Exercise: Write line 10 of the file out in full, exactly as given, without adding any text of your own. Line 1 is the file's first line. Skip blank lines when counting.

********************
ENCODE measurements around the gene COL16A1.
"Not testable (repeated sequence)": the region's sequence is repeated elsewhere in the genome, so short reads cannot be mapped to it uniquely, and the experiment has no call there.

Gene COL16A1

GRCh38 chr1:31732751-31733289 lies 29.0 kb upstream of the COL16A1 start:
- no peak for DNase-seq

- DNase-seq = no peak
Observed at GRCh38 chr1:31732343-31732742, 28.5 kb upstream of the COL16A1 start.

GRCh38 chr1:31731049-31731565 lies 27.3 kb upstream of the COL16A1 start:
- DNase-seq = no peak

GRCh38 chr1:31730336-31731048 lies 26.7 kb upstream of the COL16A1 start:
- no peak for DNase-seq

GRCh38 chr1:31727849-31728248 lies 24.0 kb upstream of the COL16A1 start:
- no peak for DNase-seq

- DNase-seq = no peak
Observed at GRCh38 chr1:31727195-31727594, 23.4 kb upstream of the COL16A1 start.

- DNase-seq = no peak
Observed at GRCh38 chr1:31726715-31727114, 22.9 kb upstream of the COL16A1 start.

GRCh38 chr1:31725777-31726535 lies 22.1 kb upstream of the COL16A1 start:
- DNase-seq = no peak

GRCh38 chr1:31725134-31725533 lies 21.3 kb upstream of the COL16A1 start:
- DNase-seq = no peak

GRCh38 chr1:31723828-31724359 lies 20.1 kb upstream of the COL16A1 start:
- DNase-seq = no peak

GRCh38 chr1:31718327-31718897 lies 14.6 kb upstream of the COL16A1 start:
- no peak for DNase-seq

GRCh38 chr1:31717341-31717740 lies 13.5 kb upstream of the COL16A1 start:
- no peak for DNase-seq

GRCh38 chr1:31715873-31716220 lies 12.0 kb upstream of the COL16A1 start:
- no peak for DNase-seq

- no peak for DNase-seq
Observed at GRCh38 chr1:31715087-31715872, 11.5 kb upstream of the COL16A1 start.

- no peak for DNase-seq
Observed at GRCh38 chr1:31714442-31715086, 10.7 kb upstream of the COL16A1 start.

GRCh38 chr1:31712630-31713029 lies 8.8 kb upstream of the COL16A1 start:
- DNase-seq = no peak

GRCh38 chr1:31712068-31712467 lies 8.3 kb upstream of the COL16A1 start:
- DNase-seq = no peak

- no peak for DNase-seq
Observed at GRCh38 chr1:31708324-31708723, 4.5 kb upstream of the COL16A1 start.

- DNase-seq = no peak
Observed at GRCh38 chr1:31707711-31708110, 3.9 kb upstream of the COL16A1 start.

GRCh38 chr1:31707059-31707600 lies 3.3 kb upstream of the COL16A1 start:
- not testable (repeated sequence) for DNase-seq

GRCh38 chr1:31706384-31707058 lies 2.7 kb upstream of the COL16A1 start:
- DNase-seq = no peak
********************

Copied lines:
GRCh38 chr1:31730336-31731048 lies 26.7 kb upstream of the COL16A1 start: